TILDA brings its research evidence on successful ageing to Longford
Posted on: 12 March 2019
The rain didn’t deter a huge audience turning up to find out about the secrets of ageing well in Longford last night from Trinity’s Professor Rose Anne Kenny. TILDA and the GAA kicked off their partnership in Longford to present the first in the series of the ‘secrets of positive ageing’ nationwide seminars. TILDA is bringing its research right to the heart of communities around the country over the next 18 months to inform people of the factors that make for a really good retirement.
Professor Rose Anne Kenny, Principal Investigator with TILDA is delivering all seminars around the country over the coming 18 months. Professor Kenny spoke to a full house about the evidence obtained from Trinity College’s Longitudinal Study of Ageing (TILDA).
TILDA is a large-scale, nationally representative, longitudinal study on ageing in Ireland, the overarching aim of which is to make Ireland the best place in the world to grow old. TILDA collects information on all aspects of health, economic and social circumstances from people aged 50 and over in a series of data collection waves once every two years.
Over 8,500 people aged 50 and older were randomly selected to participate in the TILDA research and continue to be repeatedly interviewed and examined regarding many aspects of their lives including happiness, physical and mental health, financial circumstances, quality of life, and perceptions of ageing. The Donegal event will highlight themes including the importance of exercise, diet, social connectedness, purpose, and location.
Professor Kenny is the one of the country’s leading authorities on ageing and last night delivered some of the secrets of ageing well, including the importance of friendship, a good social life, a sense of belonging, relaxation, that optimists live longer and that life continues to get better after the age of 50 for almost another 30 years!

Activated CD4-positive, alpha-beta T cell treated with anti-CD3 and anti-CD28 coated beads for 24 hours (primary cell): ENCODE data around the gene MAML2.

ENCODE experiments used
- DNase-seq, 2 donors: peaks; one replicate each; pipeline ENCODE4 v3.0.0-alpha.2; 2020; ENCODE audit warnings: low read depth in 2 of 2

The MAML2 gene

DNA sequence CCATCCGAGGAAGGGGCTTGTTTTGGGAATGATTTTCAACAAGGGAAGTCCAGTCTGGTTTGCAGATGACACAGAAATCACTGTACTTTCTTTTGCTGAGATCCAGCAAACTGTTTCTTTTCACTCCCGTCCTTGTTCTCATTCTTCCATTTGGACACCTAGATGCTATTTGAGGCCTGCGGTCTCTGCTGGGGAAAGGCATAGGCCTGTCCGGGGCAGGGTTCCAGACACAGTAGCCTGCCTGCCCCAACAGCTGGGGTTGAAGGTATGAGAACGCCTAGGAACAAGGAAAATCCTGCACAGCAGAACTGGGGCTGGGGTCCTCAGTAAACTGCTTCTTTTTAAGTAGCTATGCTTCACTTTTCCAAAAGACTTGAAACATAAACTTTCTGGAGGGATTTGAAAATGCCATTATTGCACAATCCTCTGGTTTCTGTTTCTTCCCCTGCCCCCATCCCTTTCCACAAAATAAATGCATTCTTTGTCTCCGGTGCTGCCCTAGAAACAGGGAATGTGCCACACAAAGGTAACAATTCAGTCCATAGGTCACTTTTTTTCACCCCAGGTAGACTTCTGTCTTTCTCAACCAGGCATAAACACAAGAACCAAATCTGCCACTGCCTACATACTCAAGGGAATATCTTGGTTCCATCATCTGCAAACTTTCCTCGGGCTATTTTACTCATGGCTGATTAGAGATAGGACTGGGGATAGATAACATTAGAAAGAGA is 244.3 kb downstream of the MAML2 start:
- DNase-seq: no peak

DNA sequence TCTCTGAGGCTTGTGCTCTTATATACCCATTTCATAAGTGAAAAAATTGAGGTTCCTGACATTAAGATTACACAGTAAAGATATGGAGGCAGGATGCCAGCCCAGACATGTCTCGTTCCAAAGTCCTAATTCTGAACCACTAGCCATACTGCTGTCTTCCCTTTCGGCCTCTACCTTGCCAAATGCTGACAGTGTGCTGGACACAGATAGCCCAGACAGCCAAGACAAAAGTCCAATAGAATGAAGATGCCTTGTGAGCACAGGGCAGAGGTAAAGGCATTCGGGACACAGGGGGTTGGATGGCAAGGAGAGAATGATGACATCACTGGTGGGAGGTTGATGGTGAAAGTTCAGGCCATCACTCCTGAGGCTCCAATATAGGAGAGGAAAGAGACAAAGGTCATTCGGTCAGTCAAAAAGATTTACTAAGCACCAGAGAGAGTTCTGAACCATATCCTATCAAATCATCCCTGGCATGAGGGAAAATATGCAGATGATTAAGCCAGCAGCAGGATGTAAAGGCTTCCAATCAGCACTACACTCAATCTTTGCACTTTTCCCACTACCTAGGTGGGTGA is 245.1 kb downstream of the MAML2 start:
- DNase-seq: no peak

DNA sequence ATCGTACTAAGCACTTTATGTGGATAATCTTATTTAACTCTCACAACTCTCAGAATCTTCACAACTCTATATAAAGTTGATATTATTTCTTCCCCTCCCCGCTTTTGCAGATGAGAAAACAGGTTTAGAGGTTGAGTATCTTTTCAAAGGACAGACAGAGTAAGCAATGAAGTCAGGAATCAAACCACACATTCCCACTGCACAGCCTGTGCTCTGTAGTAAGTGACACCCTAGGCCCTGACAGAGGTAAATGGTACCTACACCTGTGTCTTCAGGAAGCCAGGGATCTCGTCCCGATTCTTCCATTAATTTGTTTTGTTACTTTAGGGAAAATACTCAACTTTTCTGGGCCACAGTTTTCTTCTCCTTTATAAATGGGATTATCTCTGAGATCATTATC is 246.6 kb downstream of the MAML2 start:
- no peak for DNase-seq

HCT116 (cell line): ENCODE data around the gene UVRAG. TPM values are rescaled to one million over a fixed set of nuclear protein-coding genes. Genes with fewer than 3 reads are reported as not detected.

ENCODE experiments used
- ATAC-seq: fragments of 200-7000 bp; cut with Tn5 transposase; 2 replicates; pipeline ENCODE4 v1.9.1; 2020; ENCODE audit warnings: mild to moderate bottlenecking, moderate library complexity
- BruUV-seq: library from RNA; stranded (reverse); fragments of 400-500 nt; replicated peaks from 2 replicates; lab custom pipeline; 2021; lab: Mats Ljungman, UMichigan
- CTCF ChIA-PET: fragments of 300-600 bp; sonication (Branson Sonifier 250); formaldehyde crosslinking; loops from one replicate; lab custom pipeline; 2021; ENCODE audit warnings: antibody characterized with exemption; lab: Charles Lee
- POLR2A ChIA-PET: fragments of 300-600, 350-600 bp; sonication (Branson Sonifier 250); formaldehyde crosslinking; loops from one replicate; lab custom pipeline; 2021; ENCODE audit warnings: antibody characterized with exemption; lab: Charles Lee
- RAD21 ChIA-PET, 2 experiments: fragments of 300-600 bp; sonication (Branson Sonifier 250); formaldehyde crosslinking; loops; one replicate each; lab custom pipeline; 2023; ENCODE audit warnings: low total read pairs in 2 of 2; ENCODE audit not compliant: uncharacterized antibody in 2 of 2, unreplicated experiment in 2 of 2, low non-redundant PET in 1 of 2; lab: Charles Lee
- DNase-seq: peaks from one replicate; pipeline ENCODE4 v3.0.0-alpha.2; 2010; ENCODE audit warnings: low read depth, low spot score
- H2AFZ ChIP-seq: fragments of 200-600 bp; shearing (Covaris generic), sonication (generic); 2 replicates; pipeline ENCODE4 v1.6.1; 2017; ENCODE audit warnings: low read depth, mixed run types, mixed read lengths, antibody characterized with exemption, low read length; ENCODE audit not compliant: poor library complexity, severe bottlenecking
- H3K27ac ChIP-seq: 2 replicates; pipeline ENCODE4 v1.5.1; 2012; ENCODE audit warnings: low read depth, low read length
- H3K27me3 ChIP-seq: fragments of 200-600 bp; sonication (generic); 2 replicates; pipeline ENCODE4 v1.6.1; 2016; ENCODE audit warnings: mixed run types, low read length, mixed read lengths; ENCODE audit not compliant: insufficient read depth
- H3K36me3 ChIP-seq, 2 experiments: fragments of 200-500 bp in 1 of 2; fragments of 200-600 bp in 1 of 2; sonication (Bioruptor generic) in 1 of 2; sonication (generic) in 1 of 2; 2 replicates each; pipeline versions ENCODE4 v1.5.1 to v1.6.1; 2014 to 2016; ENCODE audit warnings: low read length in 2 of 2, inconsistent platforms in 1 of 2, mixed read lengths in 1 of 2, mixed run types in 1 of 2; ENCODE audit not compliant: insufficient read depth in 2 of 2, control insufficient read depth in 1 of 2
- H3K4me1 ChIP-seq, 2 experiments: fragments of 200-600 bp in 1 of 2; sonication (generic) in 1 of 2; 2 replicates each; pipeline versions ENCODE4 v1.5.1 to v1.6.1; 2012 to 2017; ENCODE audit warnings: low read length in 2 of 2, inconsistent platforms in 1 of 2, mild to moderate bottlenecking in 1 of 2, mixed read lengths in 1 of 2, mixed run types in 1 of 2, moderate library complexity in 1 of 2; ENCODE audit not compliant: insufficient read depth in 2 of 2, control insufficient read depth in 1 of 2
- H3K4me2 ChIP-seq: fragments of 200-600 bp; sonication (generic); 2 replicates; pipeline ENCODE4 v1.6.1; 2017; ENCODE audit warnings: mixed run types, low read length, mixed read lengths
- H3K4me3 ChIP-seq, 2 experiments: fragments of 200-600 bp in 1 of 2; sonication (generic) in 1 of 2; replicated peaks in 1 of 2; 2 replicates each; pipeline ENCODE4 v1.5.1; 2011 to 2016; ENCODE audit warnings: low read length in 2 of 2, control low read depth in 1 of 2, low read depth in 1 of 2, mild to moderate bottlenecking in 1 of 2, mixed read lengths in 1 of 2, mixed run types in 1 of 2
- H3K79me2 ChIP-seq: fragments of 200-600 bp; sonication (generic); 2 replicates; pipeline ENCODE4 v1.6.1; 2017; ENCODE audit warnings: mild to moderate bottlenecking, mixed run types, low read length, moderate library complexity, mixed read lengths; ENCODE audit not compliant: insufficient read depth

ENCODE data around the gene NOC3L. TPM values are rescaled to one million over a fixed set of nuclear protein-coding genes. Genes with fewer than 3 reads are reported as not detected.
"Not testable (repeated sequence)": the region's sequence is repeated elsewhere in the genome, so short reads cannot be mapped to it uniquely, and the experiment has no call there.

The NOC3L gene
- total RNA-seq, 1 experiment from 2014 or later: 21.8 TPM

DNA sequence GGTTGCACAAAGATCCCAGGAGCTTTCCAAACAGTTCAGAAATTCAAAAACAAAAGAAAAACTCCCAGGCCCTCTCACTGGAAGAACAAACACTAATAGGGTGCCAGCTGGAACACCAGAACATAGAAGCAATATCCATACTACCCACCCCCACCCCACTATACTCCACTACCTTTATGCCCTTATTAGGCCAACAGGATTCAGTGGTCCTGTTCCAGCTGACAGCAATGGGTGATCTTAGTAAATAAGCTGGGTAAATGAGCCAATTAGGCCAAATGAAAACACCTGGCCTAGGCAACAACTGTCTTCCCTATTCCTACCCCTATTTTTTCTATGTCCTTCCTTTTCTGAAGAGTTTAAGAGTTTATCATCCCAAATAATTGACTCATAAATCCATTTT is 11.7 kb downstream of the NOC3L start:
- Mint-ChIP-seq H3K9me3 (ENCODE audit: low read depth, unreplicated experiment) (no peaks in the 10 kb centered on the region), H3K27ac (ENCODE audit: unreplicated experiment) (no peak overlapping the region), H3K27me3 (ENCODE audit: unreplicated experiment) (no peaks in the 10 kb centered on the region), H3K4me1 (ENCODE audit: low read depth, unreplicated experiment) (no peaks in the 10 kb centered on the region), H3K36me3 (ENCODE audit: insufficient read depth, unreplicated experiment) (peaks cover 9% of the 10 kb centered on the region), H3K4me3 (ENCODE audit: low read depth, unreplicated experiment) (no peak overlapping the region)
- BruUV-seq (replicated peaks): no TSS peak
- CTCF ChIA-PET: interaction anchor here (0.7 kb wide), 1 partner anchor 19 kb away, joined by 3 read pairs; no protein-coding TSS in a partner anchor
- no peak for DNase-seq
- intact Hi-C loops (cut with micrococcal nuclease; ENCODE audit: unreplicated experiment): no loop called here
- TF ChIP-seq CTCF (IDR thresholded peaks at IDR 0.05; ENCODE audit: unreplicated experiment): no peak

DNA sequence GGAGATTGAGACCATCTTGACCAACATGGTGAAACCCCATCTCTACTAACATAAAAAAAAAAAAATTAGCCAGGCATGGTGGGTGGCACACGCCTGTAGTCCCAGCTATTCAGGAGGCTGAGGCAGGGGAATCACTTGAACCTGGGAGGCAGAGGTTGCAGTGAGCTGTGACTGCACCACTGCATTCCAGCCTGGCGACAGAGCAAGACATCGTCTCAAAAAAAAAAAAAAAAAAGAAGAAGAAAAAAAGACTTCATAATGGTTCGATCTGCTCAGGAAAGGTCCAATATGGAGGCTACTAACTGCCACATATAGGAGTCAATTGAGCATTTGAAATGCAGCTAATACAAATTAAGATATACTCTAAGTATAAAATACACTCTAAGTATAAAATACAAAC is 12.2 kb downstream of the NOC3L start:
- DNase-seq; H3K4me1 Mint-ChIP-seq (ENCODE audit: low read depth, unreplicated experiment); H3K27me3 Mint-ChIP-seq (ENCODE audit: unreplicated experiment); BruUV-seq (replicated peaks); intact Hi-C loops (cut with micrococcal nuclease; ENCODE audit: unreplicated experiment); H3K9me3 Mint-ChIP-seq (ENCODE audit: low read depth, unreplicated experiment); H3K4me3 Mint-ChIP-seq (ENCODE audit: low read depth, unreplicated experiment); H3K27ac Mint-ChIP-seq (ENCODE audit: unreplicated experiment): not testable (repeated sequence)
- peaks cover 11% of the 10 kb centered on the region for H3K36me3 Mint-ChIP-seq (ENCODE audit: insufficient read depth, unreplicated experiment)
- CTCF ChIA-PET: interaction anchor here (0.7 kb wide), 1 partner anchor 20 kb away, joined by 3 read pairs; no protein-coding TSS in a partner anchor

Professor Kenny said: “It was really wonderful to see so many people in Longford last night for the first in this nationwide series of talks. It shows that there is a real appetite to hear the findings of Irish research. So many people want to know how to age well and live a long, healthy and happy lives. TILDA is in a position now to provide tips on this based on our 10 years of work in this field. We are grateful for the warm reception we received in Longford particularly from Brid and Eugene McGee, who is our Longford GAA Ambassador.”
“TILDA is one of the most important research studies in Ireland which helps to better understand why bodies and brains age and how we can best ensure long and prosperous lives, for today’s adults and for future generations. This unique partnership with the GAA will ensure that new research from TILDA and other international studies is quickly communicated to all age groups. As a research institution we are very excited about taking this new knowledge out to the Irish people.”
“We appreciate everyone who came along on a rainy night in Longford. We are looking forward to the next event in Limerick on the 20th March,” she said.
This exciting partnership includes the involvement of a number of GAA ambassadors who are supporting the seminars around the country, at a local level, encouraging those in the respective communities to attend, and speaking about their own experience of ageing positively.
Eugene McGee, manager of the Offaly All Ireland winning team of 1982 and former editor of the Longford Leader was in attendance last night.